[singing at my brother’s wedding with the old timers. I am the small person with the tamporine. I left my banjo at home.]

I hear your voice singing

among these hills,

along these highways,


of young men on horses

and women sewing dresses,

singing of tobacco hoeing

and coal burning stoves

one room school houses

and church bells ringing,

of creek baptizings,

dinner on the ground

and brush arbor meetings,

[Family resting on top a pile of sugar cane during molasses making. Taken by Pearl Campbell some time in the 1950s.]

I hear your melodies

played on the mandolin,

fiddle, guitar and violin

or sometimes

a lone dulcimer haunting

these valleys

like orphaned bagpipes,

crying for their

momma highlands.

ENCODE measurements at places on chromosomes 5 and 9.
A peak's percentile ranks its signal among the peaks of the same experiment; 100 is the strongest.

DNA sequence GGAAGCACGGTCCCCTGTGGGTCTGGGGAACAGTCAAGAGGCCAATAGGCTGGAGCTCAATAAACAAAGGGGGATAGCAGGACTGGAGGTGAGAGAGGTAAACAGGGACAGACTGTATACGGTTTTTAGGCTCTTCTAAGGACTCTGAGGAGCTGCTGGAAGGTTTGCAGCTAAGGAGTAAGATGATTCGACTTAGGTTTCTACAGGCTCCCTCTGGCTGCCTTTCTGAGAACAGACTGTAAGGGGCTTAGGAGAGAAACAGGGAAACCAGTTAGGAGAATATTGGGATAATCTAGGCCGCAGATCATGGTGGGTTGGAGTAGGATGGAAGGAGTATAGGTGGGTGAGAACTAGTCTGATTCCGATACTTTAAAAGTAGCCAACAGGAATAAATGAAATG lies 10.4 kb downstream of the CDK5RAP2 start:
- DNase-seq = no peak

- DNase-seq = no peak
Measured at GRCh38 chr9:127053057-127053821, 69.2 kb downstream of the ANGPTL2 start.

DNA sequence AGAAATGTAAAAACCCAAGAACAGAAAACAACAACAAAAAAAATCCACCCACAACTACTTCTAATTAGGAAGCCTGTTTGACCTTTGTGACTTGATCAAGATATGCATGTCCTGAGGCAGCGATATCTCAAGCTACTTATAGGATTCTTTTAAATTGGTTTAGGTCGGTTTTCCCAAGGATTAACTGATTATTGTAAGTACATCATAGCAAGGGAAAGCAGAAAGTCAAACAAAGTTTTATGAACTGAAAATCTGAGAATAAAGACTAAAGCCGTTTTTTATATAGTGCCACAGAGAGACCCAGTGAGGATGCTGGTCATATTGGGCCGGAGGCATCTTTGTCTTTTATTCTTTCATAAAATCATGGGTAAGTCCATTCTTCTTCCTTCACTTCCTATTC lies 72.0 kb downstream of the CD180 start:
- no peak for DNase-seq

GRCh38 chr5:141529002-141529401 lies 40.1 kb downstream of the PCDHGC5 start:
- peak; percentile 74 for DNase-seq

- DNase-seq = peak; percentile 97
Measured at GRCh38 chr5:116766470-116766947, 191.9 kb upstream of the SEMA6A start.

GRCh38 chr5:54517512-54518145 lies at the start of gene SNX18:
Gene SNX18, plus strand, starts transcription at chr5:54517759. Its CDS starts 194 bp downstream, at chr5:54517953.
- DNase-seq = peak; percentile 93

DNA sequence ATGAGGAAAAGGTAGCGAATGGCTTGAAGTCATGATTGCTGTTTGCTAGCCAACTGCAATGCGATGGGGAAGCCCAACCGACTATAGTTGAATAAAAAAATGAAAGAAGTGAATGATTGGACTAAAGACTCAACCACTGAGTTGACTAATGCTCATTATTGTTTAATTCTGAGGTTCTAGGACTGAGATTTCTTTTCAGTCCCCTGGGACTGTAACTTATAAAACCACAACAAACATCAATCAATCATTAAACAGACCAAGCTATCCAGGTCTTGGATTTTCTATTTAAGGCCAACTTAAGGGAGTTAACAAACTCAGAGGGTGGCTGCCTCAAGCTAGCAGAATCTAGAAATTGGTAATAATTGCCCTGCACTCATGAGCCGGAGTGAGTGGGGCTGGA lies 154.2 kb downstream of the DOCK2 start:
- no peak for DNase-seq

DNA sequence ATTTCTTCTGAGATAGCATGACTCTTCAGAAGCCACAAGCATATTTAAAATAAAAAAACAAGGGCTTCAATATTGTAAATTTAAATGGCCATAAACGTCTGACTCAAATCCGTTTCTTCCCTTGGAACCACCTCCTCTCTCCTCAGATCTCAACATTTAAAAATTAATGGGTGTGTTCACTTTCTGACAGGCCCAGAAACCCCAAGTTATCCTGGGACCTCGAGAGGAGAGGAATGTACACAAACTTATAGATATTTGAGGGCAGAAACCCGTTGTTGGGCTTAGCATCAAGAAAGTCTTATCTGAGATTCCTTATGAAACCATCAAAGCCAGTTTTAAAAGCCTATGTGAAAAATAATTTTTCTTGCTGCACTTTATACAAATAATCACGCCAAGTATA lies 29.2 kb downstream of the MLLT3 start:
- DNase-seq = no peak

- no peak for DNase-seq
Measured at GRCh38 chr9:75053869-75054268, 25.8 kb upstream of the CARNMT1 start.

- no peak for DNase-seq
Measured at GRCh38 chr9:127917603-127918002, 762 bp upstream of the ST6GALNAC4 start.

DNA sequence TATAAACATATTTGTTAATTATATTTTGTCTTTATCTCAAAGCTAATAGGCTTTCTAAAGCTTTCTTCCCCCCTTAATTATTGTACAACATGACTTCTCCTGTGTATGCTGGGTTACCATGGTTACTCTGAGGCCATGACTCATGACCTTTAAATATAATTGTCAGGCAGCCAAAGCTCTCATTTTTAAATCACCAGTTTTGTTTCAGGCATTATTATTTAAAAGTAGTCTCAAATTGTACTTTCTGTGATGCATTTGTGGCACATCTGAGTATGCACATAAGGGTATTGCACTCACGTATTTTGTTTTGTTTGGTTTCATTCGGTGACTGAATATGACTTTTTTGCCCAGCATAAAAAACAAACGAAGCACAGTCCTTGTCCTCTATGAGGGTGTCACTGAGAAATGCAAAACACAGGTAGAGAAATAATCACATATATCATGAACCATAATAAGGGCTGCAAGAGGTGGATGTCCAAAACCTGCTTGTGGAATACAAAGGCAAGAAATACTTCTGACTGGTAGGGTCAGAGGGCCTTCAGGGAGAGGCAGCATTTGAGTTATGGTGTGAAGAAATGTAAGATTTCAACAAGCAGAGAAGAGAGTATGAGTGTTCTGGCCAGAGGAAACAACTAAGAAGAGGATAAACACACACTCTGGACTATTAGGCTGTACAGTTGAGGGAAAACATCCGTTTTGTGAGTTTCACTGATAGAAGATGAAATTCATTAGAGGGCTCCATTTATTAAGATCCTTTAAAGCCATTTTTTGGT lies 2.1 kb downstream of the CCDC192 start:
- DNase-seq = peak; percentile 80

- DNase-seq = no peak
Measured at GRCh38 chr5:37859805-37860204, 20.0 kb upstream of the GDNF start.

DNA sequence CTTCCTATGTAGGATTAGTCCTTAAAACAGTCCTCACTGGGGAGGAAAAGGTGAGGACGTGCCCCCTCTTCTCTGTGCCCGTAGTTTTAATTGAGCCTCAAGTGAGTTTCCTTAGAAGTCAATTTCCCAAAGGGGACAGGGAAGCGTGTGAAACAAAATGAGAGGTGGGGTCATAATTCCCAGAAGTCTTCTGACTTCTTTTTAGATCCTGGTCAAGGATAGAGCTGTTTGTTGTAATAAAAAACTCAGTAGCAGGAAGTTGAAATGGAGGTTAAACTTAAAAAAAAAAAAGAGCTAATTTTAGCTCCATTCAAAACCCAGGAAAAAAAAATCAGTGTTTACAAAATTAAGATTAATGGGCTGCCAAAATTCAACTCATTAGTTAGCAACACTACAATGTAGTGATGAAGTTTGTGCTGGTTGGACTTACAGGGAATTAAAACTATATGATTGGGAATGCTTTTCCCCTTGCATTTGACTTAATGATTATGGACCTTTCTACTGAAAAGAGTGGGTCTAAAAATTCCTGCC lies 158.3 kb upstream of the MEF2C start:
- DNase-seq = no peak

[my nephew near one of many natural bridges, photo taken by me]

T.V.’s blaring,

cell phones ringing,

motors racing

and machines raging

cannot drown you out

so long as this body




I have decided to run away
like a pouting child
with a bag full of biscuits
and a tiny tent

Maybe I will climb over the wall
and sit on dry leaves
until I forget what haunts
all my grown up dreams

Or perhaps I will just walk the road
made of packed red clay
that runs past my ambitions
right into the meadow

where sparrows fly
even in winter.